A couple weeks ago, word hit the street that Panda Express, a popular fast-food chain, is replacing eggs with corn in their fried rice.
Here’s a link to a video on the story.
Think about this next time you’re power-walking through the mall and someone offers you a sample of their chicken while you stride through the food court. Just keep on going before their succulent sample lures you into a nasty surprise.
They’re replacing a solid source of protein and healthy fats with lousy corn. And you can bet it’s genetically modified organism (GMO) corn.
The reason they gave for the switch?
A nationwide egg shortage due to bird flu.
Now… let’s put the bird flu stuff aside and focus on the nutritional aspect of this story. (I know we’ve got some readers ready to fire away some articles about how it’s a government conspiracy… as if the government’s competent enough to construct such plots… Well, maybe some puppet masters are, but anyway, I’m trying to stick to health here!)
It’s another example of a company choosing to save money over using quality ingredients. Now, I don’t have a problem with that. If consumers demand a cheap product, they can expect to get just that. Imagine the uproar if Panda kept using eggs but bumped their prices up instead.
I buy my eggs from a local farm. No shortage there. No animals stuffed with grains either.
But every now and then, I succumb to the convenience of eating out for lunch. Here’s how a recent conversation went between me and a co-worker when he saw me eating some Hunan beef:
Co-worker: “That stuff is loaded with sugar.”
Me: “*** **** it!”
Somewhere, buried in my subconscious, I knew. But my taste buds outvoted my brain (a common occurrence with most other parts of me too).
Think of it this way:
Whatever cheap-ish dish you grab for lunch has to go through just about all of the following:
- Ingredients purchased in bulk (that are available year-round).
- Able to withstand a cross-country or overseas journey without spoiling.
- Cheap to purchase.
- Easy to assemble.
- Be waiting, hot and fresh, within a few minutes of you ordering.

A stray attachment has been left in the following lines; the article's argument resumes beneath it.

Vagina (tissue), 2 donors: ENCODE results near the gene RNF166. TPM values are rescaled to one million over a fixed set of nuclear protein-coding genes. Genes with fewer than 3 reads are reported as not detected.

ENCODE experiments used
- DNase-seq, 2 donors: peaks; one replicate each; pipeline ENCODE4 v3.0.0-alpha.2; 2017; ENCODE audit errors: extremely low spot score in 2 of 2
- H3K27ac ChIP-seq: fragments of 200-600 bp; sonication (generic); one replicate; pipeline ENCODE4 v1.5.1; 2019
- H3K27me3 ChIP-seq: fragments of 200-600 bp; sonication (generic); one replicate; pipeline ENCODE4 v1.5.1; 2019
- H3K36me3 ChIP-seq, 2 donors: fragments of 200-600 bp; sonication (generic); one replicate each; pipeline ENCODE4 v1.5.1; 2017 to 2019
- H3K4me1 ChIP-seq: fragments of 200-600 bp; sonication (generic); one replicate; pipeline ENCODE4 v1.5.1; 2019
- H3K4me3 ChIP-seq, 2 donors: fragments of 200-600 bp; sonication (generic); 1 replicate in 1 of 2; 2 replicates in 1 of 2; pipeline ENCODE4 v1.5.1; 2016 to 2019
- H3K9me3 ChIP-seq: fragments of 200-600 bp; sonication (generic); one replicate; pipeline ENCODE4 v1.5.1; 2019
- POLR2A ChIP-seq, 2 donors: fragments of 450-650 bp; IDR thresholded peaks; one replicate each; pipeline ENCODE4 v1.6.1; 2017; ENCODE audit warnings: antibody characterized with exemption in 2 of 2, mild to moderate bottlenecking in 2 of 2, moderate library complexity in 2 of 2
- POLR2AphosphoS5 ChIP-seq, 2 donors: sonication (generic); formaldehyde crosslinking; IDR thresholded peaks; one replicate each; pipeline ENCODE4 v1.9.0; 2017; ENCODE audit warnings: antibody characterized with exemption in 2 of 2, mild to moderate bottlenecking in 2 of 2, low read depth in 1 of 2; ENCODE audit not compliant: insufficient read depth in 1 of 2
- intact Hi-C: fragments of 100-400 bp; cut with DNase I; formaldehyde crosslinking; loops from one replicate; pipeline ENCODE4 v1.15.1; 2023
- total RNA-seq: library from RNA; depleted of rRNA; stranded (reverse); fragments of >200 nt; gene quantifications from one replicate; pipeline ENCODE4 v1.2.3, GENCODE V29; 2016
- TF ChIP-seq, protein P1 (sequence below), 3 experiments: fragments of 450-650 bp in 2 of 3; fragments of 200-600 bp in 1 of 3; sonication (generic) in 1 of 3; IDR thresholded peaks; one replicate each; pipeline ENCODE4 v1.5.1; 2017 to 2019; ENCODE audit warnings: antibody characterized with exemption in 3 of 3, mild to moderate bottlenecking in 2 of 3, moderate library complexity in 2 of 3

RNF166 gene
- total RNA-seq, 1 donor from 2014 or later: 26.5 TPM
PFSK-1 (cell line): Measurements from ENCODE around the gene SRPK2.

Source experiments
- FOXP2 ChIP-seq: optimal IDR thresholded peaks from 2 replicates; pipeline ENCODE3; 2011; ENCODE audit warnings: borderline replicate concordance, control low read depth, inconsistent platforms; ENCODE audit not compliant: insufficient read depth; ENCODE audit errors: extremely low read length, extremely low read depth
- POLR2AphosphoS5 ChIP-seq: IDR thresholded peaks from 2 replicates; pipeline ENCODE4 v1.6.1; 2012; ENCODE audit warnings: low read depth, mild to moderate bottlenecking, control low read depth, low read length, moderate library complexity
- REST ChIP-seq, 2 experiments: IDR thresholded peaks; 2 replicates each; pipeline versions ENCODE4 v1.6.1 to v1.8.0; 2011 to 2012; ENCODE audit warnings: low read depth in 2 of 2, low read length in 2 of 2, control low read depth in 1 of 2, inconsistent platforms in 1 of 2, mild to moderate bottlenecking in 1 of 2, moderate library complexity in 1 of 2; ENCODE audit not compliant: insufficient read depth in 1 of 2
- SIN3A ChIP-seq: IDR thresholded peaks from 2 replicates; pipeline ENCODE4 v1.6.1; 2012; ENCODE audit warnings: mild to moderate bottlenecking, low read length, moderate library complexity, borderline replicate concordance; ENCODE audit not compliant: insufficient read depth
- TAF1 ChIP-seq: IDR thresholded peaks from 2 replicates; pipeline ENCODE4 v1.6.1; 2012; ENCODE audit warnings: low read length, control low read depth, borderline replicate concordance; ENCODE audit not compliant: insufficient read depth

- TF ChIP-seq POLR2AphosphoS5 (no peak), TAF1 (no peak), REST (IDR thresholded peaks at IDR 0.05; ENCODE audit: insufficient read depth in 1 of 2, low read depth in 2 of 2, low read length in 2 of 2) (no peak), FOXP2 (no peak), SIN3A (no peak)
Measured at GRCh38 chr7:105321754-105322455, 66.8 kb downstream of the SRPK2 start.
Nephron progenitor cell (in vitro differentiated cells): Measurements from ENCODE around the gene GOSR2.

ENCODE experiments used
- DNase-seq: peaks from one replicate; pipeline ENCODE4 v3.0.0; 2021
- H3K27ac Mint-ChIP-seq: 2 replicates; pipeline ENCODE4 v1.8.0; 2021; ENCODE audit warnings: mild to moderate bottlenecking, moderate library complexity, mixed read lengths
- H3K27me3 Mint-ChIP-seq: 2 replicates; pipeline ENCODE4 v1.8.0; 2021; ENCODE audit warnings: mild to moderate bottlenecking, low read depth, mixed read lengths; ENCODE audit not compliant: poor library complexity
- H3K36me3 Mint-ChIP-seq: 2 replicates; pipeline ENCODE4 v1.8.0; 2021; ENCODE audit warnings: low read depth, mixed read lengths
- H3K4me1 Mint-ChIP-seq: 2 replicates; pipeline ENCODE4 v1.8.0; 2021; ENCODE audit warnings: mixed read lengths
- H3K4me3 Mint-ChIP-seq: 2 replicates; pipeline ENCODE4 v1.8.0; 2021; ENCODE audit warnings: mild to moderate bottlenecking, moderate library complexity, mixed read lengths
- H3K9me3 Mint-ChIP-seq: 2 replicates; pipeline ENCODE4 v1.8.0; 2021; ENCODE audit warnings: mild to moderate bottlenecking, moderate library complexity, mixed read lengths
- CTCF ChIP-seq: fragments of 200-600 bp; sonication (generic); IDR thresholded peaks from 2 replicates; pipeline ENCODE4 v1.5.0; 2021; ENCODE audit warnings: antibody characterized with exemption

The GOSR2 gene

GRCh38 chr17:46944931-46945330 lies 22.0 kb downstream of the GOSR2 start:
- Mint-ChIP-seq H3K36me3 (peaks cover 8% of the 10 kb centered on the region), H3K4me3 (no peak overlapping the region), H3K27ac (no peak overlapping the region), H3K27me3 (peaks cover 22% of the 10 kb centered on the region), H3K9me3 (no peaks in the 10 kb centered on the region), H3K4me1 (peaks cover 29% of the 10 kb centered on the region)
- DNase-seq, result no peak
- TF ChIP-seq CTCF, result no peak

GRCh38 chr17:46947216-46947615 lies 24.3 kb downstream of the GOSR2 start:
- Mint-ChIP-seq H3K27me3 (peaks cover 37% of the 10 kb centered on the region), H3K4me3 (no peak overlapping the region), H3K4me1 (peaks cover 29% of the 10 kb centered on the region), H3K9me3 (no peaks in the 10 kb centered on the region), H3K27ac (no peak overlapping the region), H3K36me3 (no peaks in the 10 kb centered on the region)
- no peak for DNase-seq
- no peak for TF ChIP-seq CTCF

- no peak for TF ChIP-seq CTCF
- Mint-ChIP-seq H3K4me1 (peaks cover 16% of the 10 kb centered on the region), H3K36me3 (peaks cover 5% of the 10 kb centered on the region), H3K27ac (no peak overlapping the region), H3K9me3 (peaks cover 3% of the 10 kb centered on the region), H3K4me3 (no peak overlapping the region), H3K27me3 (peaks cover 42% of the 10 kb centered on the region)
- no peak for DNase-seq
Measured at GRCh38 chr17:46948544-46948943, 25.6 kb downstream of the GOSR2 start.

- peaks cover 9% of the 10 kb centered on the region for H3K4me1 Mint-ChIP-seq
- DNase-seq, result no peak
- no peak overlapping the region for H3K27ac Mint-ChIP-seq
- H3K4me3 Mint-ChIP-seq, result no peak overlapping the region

- Make a profit for every link in the supply chain.
- Taste good enough for you to want more.
… Do you really expect the convenient fare you get at a chain store to fulfill all the requirements above and STILL be healthy?
Don’t count on it. Because in lieu of the higher prices required for better-quality ingredients, purveyors of convenient food have a couple tricks up their sleeve:
- Excitotoxins — these chemicals fire up the pleasure centers in your brain. MSG is probably the most commonly known. Others are aspartame and any other noncalorie sweetener in diet drinks. But excitotoxins can show up in the sauces of main dishes as well.
- Processed carbohydrates, like sugar — again, I have to hate on sauces here. They’re the perfect place to sneak in spoonfuls of sugar to ensure any meat dish you order tastes delectable. It’s the real reason spice combinations are top-secret.
You’re especially in danger at a restaurant because you can’t readily examine the ingredients list.
So if lifelong health and staying trim is something you want for yourself, make the majority of your meals at home.
The problem with this is even grocery stores and food companies can fool you with the harmful (but tasty!) ingredients they sneak into products. Or spray on products. Or feed the animals that eventually create the products.
Does this concern you? And would you be interested in a handy guide you can take with you to the grocery store so you can tell exactly which foods are healthy and which are merely pretending to be?
With this guide, you could scan any label and instantly pick out the hidden, potentially harmful ingredients. Even the ones that sound healthy (food companies do this to fool you).
If you’re interested in a guide like that, write to us at email@example.com. We’ve got something in the works, but we’ll move forward on the project only if there’s enough reader response.
Until then, make your own food as much as possible. At least you’ll (sort of) know what’s going into it.
Underground Health Researcher